Working of Passive Infrared Sensor

An Electronic sensor that senses infrared (IR) light emitted from objects such as IR Illuminators when found within a certain range is called a Passive Infrared Sensor or PIR sensor. PIR sensors are usually used in PIR based motion detectors in order to check the movement of an object.

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Working of PIR Sensors

Every object that has a temperature above zero degrees emits energy in the form of radiations. This form of radiation is usually invisible to the human eye. It gets detected by devices that are specially designed to detect such kinds of radiations. The “P” in the PIR sensors stands for passive. This is because the sensor does not release any form of radiation or energy to detect objects. In fact, it detects the radiations emitted by the other object that may be within its field of view. Though these sensors do not have to emit any sort of energy, they are the most complicated sensors as compared to others like photocells. Let us go, through the basic of the actual working of a PIR sensor.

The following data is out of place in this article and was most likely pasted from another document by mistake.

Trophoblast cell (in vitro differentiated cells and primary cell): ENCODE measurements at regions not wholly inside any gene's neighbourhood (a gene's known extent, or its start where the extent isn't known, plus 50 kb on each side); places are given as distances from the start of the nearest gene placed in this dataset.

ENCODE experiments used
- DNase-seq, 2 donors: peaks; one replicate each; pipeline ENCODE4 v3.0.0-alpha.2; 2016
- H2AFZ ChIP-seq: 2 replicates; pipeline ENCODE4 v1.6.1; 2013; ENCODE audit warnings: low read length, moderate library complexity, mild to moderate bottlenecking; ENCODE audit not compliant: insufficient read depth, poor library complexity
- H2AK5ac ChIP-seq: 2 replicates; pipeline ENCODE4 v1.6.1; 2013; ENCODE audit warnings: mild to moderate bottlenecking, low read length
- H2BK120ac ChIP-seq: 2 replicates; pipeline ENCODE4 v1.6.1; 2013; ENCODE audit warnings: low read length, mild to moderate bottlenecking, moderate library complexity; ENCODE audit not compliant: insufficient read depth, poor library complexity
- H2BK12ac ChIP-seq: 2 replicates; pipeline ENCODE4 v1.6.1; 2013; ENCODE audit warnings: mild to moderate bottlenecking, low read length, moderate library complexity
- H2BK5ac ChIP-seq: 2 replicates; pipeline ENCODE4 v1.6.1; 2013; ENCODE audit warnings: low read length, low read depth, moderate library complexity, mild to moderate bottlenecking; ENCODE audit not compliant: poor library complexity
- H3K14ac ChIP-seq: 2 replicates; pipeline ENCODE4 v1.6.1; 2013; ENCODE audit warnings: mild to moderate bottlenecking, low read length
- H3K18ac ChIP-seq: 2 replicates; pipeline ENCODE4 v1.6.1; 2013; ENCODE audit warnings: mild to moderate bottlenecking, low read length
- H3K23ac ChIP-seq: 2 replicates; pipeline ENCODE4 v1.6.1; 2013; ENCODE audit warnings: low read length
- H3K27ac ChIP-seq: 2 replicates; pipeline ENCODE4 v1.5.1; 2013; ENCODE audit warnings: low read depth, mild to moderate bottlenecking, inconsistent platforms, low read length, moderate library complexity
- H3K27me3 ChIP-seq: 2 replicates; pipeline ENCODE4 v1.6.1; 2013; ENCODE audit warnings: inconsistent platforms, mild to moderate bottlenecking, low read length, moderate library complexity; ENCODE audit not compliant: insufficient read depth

The Passive Infrared sensor has two main slots in it. Each of these slots is constructed in a way that they are more sensitive to IR lights. There is a lens attached in between. This lens helps in widening the area that is being detected. The two slots detect the slightest movement taking place within their reach. When the sensors are idle, i.e. there is no movement around the sensor, both the slots show the same amount of IR detected. When a warm body, such as a human or an animal comes closer to the sensor, one half of it is intercepted and this causes a positive differential change among the two slots. By the time the body moves out of the range, it causes a negative differential change.

PIR Sensors are useful in detecting minute changes in temperature as they can also detect radiations from Infrared Illuminators that are not visible to the human eye. It will prove to be helpful in detecting movements in areas where entry is restricted.

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